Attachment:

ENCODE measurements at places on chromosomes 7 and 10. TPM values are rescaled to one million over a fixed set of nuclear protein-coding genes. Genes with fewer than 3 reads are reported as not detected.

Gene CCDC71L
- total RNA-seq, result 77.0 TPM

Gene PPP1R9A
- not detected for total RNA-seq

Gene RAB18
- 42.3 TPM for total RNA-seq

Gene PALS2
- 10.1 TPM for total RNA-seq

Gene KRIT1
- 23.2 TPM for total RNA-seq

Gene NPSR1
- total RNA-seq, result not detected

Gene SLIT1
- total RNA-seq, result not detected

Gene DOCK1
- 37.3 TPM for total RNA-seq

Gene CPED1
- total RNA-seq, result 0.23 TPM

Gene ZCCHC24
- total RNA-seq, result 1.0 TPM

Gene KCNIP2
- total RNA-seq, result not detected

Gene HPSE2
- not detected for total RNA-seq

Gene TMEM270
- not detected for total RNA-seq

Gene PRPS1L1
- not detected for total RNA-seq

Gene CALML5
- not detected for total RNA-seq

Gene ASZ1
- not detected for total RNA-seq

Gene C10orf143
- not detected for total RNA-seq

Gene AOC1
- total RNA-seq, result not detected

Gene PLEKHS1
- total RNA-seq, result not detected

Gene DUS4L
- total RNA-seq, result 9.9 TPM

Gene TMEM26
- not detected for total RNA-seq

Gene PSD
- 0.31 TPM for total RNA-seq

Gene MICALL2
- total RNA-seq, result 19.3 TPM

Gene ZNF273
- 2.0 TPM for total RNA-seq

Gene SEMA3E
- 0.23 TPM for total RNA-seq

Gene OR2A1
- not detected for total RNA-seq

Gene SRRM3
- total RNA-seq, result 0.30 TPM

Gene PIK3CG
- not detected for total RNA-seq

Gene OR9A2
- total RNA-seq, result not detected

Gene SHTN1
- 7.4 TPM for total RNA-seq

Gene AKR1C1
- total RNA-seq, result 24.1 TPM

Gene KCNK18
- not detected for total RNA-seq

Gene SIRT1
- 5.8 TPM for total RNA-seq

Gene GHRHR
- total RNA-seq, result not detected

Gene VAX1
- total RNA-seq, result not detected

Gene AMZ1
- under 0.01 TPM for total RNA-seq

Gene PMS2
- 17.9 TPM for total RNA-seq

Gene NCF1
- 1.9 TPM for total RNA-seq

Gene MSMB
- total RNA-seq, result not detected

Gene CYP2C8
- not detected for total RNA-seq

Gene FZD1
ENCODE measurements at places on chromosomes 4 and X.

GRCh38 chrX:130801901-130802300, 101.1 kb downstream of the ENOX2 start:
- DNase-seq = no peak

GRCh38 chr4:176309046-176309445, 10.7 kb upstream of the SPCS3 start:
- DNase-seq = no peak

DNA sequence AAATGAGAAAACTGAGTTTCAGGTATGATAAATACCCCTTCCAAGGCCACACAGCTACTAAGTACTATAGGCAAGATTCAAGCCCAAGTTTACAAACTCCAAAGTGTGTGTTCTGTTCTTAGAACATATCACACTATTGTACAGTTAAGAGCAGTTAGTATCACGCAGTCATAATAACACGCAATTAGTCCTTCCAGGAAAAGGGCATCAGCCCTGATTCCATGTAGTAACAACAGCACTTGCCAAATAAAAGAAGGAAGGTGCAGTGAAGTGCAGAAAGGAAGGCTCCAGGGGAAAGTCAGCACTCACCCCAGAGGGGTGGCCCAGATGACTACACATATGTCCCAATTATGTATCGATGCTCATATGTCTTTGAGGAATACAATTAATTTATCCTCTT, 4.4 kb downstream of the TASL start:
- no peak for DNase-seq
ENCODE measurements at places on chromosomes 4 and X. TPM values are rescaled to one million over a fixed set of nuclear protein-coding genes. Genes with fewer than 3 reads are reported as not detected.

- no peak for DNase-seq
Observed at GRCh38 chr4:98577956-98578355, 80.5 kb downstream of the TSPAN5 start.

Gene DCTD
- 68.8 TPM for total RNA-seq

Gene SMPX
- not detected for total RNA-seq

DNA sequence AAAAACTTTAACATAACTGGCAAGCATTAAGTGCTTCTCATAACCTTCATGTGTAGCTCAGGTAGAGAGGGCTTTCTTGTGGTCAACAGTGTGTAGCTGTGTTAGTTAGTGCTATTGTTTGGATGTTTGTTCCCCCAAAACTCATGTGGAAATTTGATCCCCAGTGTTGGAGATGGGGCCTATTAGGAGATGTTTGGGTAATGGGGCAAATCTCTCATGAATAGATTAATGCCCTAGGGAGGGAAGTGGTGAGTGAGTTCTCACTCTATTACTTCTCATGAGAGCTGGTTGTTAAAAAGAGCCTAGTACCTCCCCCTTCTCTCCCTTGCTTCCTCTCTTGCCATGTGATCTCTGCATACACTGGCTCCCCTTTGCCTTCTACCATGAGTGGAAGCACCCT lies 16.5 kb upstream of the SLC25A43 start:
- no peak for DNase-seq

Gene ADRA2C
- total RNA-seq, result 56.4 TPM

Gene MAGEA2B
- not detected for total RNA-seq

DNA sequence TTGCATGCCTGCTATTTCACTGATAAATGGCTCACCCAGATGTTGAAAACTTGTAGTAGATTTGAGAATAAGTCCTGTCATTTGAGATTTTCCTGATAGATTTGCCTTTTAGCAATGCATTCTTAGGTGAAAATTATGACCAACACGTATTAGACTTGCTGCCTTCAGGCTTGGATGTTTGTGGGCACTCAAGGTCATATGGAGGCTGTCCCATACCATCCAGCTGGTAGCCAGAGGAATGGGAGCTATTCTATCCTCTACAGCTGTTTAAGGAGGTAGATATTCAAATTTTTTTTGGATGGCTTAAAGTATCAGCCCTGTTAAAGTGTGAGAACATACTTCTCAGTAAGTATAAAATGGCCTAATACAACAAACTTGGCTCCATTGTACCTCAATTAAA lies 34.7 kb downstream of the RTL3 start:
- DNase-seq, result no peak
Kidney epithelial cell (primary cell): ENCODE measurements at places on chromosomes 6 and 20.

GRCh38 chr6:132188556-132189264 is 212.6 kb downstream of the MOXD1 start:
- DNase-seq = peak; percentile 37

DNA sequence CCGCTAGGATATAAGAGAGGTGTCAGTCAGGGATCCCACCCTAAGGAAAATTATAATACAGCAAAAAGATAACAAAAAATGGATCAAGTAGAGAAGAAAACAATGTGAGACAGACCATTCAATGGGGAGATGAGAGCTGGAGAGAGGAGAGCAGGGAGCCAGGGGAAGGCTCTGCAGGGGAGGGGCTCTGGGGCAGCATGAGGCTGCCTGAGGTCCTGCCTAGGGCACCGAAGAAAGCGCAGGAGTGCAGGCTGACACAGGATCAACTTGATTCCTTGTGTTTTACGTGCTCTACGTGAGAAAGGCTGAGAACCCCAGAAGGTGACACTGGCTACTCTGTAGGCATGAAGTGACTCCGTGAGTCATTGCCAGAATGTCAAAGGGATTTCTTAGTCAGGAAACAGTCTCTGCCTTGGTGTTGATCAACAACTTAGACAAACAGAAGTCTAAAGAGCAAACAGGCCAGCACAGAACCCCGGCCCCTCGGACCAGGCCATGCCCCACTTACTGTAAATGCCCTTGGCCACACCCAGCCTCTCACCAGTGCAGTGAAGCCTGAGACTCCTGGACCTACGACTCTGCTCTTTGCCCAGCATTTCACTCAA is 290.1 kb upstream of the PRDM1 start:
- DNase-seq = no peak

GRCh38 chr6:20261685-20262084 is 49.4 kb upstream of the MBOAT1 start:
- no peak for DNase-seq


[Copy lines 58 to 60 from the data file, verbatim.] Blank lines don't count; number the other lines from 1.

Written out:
Gene OR9A2
- total RNA-seq, result not detected

Gene SHTN1